Fall 2021  |  AAS 3251W Section 001: Sociological Perspectives on Race, Class, and Gender (21662)

Class Component:
3 Credits
Grading Basis:
A-F or Audit
Instructor Consent:
No Special Consent Required
Instruction Mode:
In Person Term Based
Class Attributes:
UMNTC Liberal Education Requirement
Meets With:
SOC 3251W Section 001
Times and Locations:
Regular Academic Session
09/07/2021 - 12/15/2021
Tue 05:30PM - 08:00PM
UMTC, West Bank
Hanson Hall 1-104
Enrollment Status:
Open (17 of 18 seats filled)
Also Offered:
Course Catalog Description:
In the midst of social unrest, it is important for us to understand social inequality. In this course we will analyze the impact of three major forms of inequality in the United States: race, class, and gender. Through taking an intersectional approach at these topics, we will examine the ways these social forces work institutionally, conceptually, and in terms of our everyday realities. We will focus on these inequalities as intertwined and deeply embedded in the history of the country. Along with race, class, and gender we will focus on other axes of inequality including sexuality, citizenship, and dis/ability. We will analyze the meanings and values attached to these social categories, and the ways in which these social constructions help rationalize, justify, and reproduce social inequality.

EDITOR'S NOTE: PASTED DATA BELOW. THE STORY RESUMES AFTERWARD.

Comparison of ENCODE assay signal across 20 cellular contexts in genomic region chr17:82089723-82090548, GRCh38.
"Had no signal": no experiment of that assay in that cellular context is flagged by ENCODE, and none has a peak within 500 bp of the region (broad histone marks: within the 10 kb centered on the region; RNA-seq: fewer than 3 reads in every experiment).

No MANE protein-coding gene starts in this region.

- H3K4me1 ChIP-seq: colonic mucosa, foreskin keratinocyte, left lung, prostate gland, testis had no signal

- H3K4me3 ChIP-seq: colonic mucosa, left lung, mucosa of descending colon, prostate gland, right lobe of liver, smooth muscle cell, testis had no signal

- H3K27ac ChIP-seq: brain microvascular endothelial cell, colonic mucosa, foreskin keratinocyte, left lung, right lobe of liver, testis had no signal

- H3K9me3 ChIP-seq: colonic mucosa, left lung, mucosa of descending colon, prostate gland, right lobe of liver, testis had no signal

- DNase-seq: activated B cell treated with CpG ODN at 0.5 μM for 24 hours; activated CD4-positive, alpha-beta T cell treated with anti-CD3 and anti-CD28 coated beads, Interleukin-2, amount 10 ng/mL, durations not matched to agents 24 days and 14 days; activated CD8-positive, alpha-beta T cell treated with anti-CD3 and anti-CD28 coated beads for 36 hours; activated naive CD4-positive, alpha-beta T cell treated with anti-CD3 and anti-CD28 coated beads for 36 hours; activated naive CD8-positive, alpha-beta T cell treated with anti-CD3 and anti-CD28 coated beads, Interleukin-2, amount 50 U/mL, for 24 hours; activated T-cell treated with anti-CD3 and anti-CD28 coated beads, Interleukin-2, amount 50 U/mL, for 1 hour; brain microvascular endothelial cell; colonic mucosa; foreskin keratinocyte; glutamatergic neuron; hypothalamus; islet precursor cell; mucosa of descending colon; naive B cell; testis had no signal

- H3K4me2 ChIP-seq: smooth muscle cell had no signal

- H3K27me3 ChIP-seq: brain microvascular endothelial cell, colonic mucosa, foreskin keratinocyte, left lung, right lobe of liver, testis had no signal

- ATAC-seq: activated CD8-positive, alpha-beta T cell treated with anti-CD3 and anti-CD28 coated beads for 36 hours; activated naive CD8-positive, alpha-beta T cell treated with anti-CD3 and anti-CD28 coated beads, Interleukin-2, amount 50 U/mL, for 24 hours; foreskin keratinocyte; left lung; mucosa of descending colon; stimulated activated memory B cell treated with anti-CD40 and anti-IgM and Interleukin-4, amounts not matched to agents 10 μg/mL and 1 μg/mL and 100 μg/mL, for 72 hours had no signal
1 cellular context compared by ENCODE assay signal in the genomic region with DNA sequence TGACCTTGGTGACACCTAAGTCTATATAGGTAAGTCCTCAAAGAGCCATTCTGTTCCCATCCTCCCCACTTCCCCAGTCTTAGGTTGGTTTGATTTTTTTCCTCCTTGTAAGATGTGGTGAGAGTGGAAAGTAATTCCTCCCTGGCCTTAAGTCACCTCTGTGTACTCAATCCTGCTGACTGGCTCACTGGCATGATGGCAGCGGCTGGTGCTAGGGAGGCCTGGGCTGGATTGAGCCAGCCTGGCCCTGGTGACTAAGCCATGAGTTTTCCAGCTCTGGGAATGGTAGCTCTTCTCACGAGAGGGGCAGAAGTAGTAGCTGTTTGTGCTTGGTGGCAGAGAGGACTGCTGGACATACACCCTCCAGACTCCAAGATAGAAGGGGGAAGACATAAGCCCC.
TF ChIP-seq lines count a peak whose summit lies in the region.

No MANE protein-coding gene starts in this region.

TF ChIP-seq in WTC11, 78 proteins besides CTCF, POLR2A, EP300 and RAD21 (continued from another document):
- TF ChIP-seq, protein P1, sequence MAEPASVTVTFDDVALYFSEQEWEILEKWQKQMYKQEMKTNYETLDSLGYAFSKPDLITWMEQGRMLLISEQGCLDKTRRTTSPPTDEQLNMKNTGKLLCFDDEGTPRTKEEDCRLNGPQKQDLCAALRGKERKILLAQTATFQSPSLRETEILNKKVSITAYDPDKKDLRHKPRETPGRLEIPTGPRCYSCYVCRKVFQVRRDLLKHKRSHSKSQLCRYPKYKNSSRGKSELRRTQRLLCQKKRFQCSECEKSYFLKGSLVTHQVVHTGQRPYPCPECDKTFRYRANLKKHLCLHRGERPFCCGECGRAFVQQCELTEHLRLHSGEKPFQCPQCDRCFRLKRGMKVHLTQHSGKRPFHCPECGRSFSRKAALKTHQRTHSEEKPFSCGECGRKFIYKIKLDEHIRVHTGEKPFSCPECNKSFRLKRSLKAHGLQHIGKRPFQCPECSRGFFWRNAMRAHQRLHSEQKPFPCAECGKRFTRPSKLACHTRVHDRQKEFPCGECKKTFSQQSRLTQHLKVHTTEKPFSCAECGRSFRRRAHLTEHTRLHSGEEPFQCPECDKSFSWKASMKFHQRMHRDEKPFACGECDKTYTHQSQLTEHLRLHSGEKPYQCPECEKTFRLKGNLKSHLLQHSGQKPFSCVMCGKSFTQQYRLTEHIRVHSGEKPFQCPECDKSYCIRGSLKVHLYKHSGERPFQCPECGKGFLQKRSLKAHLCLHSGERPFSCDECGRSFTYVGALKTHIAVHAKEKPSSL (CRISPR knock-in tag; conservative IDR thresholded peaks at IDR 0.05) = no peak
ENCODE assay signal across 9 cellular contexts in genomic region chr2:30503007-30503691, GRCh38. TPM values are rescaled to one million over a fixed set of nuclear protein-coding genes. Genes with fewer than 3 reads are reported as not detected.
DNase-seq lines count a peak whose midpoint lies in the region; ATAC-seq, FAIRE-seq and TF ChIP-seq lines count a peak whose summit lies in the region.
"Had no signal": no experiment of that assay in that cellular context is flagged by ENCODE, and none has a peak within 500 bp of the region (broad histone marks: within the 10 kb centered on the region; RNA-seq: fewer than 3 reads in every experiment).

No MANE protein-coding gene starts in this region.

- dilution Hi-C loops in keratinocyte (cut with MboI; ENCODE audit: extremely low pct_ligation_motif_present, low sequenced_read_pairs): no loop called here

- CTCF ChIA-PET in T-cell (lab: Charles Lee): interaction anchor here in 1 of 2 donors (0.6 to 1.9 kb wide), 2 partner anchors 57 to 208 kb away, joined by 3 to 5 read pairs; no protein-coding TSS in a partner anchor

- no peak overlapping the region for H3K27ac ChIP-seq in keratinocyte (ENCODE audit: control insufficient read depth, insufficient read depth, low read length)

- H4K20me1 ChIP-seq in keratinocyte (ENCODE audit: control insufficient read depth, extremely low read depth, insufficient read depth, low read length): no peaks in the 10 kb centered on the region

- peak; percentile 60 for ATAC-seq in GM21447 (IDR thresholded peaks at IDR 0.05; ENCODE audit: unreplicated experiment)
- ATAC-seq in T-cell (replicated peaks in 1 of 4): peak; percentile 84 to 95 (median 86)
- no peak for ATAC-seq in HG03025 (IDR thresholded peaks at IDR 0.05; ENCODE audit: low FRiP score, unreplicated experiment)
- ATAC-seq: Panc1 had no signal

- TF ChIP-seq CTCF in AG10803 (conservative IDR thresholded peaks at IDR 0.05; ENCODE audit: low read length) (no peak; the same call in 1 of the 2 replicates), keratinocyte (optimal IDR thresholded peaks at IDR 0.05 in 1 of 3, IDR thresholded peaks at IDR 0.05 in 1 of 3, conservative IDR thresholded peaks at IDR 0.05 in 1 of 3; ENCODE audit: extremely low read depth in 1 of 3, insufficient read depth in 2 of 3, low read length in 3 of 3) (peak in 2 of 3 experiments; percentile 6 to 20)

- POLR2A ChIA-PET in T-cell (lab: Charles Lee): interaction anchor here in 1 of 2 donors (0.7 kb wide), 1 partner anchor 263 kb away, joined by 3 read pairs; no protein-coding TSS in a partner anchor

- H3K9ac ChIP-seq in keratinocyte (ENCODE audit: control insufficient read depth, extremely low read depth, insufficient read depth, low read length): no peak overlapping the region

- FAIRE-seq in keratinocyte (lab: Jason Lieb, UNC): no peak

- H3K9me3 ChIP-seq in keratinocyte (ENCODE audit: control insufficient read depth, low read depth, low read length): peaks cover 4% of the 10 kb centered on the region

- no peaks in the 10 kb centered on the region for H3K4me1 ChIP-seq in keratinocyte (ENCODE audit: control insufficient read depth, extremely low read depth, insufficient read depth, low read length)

Class Description:
Student may contact the instructor or department for information.
Who Should Take This Class?:
All students who have an interest in grappling with the deep sources/consequences of social inequality, especially if they have already become interested in the sociological discipline, are welcome.

Learning Objectives:
Students will gain an entry-level understanding of essential works in sociology which explain the cultural nature and operation of Race, Class, and Gender in the United States.

In service of the above objective, students will learn strategies for how to digest and comprehend academic texts and their theoretical content.

Students will gain experience in working with other students and the instructor in a seminar (rather than purely lecture) format to review and apply course texts.

Students will develop the ability to translate sociological texts and theory into their surrounding social contexts, using it to analyze a social problem of their choosing in a course paper.

Students will learn how to develop and revise a medium length
(10-12 page) paper, and, consequently, a sociologically-informed argument, throughout multiple drafts and across several weeks.

Students should expect to dedicate two to three hours a week to course readings in addition to several additional hours during weeks before major assignments and quizzes.
Instructor Supplied Information Last Updated:
5 April 2019

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